Anne Tamarei Bolavatu – A keen learner

Anne Tamarei Bolavatu holds up a salusalu at her Suva Flea Market stall. Picture: UNAISI RATUBALAVU

Success comes to those who seek it diligently — these words have inspired, Anne Tamarei Bolavatu, one of Suva’s budding handicraft vendors.

Becoming a businesswoman was never on the 43-year old’s mind when she was growing up in rural Cakaudrove.

But being a quick and keen learner, she carved her way to business success by earnest observance and seeking advice.

“I was raised in the village and attended Ballantine Memorial School but only reached form four. Then I got married and settled down to start a family.”

With marriage came the demands of family life and child rearing, which not only cast a burden on her but also inspired her to work hard for her family’s survival.

Good fortune knocked on Ms Bolavatu’s door one day in 2013 when a relative asked her to help mind a stall at Suva Flea Market. Little did she know, this was the start of her journey in business.

“My job was to ensure that all handicraft my relative brought in was sold. I was also required to keep a record of all the daily sales,” she said.

“Over time I started to take a serious interest in business.”

In 2015, Ms Bolavatu decided to take a bold step and start out on her own. The mother of five has never looked back since. Today she manages a small but growing handicraft business at Suva’s flea market.

“I sell mats, masi (tapa cloth), wedding sets, baskets, wreaths and other traditional handicraft items,” she said.

Her specialty is designing traditional garlands known as salusalu. “I sell the salusalu to cater for prefect induction and graduation ceremonies.

“Now, that the economy has picked up, I notice that people are attending many functions. They come in to buy my products. Selling salusalu is a great business.”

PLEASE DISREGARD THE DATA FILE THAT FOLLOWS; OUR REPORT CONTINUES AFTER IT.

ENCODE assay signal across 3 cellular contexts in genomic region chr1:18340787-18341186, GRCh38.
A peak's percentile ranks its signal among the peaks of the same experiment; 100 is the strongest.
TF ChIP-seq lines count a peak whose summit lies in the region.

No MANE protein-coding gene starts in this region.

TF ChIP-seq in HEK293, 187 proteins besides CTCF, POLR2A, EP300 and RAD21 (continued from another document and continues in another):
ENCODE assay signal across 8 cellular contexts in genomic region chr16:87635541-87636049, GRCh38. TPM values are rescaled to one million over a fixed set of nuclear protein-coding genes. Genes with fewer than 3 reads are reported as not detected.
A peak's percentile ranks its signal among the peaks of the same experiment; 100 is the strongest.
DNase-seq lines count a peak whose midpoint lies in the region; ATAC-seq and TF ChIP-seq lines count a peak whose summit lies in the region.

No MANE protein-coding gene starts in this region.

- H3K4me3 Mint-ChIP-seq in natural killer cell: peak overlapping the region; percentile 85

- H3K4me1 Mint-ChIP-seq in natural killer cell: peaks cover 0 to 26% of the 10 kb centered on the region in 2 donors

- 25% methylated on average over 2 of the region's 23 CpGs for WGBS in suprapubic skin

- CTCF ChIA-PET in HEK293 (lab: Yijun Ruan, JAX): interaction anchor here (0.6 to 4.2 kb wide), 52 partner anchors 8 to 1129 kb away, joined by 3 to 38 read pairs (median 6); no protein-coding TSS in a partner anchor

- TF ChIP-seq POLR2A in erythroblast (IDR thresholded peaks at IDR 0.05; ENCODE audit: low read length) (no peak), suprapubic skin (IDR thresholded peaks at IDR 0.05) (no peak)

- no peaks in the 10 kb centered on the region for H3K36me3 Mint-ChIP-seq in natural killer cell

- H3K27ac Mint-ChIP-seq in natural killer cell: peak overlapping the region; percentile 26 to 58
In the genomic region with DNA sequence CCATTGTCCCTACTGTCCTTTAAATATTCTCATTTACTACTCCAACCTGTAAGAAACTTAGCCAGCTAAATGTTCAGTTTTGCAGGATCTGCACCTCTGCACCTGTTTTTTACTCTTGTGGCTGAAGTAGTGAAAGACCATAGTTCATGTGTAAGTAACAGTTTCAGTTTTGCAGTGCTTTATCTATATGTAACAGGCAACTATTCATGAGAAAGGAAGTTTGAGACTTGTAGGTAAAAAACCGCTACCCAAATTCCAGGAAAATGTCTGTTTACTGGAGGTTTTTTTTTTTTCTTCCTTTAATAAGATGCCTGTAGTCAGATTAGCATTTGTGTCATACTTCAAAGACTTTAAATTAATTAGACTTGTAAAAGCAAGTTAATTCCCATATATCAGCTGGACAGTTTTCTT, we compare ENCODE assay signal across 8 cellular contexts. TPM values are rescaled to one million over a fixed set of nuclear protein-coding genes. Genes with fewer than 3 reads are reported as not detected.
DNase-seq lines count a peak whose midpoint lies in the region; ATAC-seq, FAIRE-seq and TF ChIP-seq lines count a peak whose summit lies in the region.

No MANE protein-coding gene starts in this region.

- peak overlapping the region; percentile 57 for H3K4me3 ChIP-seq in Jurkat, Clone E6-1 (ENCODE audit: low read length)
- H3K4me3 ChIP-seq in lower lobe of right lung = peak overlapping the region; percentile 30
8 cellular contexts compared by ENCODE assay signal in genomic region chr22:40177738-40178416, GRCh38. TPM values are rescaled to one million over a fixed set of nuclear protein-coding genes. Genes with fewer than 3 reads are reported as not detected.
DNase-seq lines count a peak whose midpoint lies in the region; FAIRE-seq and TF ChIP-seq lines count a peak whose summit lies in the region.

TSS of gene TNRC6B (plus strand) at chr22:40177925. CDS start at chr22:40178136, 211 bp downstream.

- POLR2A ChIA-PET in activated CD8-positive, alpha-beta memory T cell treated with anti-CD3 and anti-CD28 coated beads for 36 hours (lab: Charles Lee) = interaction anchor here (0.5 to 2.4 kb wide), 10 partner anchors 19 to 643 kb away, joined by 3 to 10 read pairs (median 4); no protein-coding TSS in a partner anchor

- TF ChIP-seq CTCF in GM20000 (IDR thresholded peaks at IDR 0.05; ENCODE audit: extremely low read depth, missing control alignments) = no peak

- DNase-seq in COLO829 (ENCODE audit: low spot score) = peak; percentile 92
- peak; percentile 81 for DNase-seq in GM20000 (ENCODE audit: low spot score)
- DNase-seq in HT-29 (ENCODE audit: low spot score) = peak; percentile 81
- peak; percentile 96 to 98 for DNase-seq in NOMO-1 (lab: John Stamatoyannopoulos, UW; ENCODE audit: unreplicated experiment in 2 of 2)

Ms Bolavatu said the last two years were challenging. She felt the crunch when the COVID-19 pandemic was at its peak. But with sheer dedication and perseverance, and prudent financial management, she has managed to keep her business open.

“We had to close our business for about eight months during the pandemic and that was not easy on me and my family.”

“However, during those times, people continued to order salusalu from me and that kept me going. I was also able to sell mats for funerals and other traditional events.”

Ms Bolavatu, who hails from Yacata Island in Cakaudrove, said she was grateful to her clients who supported the business during the economic downturn. She hopes business will continue to improve without any more threats of lock downs.

“Now we are busy from Monday to Saturday just like in the pre-COVID days. One thing I’ve learnt from running my business is we have to make friends and establish a healthy working relationship with our customers. We also have to make sure the products we sell are of good quality, so that customers keep coming back.”

Ms Bolavatu said her motivation was her family.

“My business has enabled me to support my two older children who have finished their studies and three younger ones who are still in school.”

She is stationed at stall number nine at the Suva Flea Market.

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